The famous Czech Pilsner Urquell was likely available in Palestine in the mid-30s, although I haven’t found an instance. It was certainly available in Cairo in 1937: a Jewish-owned cafe sold it with pride “very cold” alongside a kosher kitchen.

Omar Foda, a scholar of Egyptian brewing history, states at p. 58 in Egypt’s Beer: Stella, Identity, and the Modern State that in the 1920s Palestine was among the regular export markets for the Crown Brewery (Cairo, Alexandria, est. 1899) but the market declined in the 1930s.

Finally, in 1939-1940 canned U.S. Budweiser and bottled Pabst Blue Ribbon appeared in Palestine. The latter was advertised in the Palestine Post, January 1940.

In contrast to all these cases, beer described in the Jewish press as from Syria had a prominent position in the import market. Even after Palestine Brewery started production this remained the case to a point.

Palestine Brewery was completed in late 1935. It first marketed beer on January 15, 1936 per this report in Chicago’s The Sentinel. A January 1937 story in the Palestine Post gives a snapshot of the Palestine beer market between 1934 and 1936.

Per the account, total annual consumption was:

  • 15,000 hl in 1934
  • 26,000 hl in 1935, of which 60% was Syrian
  • 30,000 hl in 1936, of which 22,000 from Palestine Brewery

Hence, imports dropped significantly with the onset of local brewing. Despite this, as mentioned, Syrian beer continued as a factor in the market, much of it marketed with “Hebrew labels” according to a June 1937 issue of Palestine Post. Even after duty was imposed on the importation (1938) Syrian beer continued to find sales in Palestine, per this 1938 news item.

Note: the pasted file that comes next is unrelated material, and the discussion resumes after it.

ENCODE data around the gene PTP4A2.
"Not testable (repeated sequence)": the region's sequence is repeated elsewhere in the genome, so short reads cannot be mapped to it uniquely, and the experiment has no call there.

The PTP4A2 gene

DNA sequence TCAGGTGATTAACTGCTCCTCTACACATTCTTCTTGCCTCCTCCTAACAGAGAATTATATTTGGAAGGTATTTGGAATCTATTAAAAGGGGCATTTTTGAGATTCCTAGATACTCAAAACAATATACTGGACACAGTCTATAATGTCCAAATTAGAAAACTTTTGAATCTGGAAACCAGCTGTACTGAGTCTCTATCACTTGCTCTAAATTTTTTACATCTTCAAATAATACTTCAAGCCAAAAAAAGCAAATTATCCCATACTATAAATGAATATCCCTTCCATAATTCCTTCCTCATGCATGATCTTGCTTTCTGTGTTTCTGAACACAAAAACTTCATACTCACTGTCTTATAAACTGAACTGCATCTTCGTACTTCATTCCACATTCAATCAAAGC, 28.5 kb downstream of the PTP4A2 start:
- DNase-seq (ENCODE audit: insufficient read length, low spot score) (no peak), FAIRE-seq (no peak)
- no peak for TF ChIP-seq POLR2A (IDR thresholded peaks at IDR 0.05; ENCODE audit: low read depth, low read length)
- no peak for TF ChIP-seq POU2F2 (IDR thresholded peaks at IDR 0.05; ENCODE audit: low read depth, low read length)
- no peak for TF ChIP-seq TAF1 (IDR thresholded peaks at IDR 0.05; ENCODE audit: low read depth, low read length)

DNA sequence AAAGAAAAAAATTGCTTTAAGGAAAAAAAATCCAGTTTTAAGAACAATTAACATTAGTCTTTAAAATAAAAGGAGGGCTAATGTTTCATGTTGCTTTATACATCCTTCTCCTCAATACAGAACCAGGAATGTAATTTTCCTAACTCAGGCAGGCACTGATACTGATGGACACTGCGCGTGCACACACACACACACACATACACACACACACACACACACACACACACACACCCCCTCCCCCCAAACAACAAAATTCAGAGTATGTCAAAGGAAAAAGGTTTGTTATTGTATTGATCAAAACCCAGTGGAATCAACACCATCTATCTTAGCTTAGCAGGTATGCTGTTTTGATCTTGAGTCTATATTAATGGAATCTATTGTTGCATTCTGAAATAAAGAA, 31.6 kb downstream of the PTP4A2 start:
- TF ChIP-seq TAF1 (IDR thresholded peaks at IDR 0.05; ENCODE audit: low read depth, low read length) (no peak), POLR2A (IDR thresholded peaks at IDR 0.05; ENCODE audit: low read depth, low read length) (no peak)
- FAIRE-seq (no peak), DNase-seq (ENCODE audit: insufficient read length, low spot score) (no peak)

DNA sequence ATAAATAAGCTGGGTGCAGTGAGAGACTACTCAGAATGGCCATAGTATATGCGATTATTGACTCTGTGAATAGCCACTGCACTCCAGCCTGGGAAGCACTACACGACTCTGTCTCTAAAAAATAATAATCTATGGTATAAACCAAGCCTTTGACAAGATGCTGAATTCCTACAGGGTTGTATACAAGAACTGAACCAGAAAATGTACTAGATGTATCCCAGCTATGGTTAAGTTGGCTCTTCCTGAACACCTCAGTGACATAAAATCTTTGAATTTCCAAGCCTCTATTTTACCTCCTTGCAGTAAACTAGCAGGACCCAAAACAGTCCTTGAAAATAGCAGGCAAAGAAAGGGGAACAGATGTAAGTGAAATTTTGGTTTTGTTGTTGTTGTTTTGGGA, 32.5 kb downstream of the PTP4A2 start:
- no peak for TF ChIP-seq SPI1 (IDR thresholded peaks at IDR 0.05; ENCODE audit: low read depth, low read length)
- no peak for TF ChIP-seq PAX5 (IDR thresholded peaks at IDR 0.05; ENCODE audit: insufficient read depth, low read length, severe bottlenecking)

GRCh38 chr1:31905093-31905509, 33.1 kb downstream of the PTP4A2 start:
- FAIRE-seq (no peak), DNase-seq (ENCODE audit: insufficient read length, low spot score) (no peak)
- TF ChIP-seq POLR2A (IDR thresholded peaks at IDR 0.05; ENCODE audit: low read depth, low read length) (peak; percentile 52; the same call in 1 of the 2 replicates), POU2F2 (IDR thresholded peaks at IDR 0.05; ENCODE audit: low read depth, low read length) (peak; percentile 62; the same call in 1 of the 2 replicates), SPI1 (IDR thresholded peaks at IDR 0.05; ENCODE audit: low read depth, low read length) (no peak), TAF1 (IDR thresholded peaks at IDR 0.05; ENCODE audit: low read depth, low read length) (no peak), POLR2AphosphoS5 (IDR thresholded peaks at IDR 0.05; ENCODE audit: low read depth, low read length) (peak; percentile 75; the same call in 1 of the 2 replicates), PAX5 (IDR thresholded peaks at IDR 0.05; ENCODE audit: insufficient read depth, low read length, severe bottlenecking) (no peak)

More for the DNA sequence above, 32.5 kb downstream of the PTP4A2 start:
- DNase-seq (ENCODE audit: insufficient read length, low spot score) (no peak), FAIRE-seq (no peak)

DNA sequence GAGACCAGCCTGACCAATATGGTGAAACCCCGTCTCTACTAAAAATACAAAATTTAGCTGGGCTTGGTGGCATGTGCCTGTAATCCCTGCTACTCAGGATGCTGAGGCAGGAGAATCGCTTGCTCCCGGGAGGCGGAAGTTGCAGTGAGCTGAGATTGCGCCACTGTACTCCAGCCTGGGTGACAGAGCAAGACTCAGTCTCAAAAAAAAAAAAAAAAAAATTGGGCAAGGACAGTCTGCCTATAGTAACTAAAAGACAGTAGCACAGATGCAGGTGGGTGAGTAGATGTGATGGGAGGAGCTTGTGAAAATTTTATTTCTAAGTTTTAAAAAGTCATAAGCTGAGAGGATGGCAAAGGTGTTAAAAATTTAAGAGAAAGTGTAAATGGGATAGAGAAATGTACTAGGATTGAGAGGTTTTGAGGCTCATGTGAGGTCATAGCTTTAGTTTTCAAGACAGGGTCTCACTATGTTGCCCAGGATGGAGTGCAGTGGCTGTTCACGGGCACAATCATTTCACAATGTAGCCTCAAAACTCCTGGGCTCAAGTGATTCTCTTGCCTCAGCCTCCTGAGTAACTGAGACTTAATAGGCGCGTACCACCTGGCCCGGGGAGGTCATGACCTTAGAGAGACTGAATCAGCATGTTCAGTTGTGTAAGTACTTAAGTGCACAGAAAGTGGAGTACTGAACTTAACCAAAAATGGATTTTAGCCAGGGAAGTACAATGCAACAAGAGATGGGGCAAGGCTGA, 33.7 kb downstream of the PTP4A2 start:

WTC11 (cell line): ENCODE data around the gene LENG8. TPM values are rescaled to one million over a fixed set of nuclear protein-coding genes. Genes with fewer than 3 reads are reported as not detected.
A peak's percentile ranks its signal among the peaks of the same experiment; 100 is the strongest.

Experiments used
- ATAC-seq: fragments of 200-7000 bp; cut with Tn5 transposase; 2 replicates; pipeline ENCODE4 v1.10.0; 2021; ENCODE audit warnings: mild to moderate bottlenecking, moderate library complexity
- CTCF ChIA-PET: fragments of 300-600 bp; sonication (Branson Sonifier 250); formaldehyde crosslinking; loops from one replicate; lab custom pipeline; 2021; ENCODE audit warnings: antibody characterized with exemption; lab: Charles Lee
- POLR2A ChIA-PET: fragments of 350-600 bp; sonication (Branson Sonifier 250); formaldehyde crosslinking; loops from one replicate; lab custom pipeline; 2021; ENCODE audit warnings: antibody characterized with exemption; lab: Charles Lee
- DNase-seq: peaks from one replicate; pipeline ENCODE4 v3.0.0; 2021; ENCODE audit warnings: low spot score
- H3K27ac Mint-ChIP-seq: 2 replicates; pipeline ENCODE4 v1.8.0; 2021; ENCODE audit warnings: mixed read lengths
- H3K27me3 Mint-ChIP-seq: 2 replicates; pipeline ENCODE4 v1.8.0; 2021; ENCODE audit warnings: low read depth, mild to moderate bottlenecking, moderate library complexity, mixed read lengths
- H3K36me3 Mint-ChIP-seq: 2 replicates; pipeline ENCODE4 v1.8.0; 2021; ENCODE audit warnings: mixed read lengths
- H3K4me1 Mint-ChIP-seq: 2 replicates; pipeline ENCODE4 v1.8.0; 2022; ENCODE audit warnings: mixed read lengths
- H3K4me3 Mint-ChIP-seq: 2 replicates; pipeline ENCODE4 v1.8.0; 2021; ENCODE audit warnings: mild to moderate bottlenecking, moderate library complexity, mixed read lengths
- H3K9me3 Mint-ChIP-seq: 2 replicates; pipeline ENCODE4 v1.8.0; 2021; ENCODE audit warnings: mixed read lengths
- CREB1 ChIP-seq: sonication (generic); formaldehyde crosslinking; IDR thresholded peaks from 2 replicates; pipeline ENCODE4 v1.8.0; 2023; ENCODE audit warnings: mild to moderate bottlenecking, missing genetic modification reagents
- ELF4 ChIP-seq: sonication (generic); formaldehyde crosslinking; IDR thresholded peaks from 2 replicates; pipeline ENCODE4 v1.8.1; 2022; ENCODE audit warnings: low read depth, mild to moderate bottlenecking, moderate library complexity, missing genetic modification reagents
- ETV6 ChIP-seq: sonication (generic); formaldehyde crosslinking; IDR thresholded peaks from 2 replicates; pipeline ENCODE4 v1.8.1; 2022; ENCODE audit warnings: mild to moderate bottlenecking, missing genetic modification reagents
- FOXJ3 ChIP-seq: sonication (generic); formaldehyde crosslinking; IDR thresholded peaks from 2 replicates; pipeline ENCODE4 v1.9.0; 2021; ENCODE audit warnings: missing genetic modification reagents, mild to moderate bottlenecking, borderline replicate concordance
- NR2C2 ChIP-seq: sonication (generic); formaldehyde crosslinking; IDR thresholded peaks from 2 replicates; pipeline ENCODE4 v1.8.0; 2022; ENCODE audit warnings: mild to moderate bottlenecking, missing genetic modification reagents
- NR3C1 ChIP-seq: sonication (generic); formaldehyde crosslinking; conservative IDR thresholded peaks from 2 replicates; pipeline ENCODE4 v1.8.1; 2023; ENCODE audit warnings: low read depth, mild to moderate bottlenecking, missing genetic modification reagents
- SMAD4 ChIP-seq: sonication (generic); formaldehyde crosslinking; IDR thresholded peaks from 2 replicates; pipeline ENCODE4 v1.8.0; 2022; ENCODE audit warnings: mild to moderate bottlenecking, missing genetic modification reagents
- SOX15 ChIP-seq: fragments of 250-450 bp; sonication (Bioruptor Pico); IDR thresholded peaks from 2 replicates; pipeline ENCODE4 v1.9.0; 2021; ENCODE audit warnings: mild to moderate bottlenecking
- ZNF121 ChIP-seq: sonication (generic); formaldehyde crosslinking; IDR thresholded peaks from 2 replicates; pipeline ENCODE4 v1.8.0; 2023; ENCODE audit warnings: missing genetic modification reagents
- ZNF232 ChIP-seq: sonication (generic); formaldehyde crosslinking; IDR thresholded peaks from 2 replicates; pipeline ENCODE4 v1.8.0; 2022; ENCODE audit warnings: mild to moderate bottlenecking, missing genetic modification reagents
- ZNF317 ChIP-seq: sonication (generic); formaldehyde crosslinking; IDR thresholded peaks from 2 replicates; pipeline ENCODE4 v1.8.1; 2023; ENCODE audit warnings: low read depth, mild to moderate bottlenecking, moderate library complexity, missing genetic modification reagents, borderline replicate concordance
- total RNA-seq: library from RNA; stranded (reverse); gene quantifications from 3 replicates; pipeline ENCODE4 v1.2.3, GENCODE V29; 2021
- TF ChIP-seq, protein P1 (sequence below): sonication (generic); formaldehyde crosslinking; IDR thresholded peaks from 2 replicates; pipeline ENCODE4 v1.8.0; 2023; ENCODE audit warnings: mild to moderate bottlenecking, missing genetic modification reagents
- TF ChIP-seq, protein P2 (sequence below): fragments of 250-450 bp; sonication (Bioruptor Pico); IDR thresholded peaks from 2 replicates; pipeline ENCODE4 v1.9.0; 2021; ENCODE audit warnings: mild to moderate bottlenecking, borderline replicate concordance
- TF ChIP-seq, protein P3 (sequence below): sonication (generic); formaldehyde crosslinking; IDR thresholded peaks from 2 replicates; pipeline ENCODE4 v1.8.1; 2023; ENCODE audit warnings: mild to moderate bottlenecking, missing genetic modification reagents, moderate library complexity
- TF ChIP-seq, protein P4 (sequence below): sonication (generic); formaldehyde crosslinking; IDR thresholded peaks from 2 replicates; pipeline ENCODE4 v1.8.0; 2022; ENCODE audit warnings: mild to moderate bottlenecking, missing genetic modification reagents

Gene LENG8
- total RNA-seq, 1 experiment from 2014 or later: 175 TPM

The latter notes that a factor was a lower beer excise in Syria than Palestine.

Where did the Syrian beer actually come from? Despite the name, I don’t think from Syria proper. I have not been able to document commercial brewing in Syria in the 1930s, although possibly it did exist.

More likely I think the beer came from Grande Brasserie du Levant (GBL), founded 1930, famed for its Laziza brand, or Brasserie Franco-Libano-Syrienne (Almaza lager), founded 1933. Each was headquartered in a different zone of Beirut. As covered in the Daily Star of Lebanon, GBL, a handsome, International style edifice, was demolished some years ago to build luxury flats.**

As to why beer from Lebanon would be called Syrian, if it was, perhaps this was due to Syria being mentioned in one of the company names, and/or because Syria and Lebanon were administered together under the French Mandate (until 1943).

In Part II I’ll look at British beer in Palestine in this period and a second Palestine brewery built in the mid-1930s, partly owned by a venerable British brewery.

Note: our series continues with Part II.


*A former version read “Arabs” for Muslims. I intended reference to the language of the 1931 census article I linked to, but mis-recollected Muslims as Arabs. Now corrected.

**These have their own interesting history which I may examine later. Ditto for the Cyprus brewery.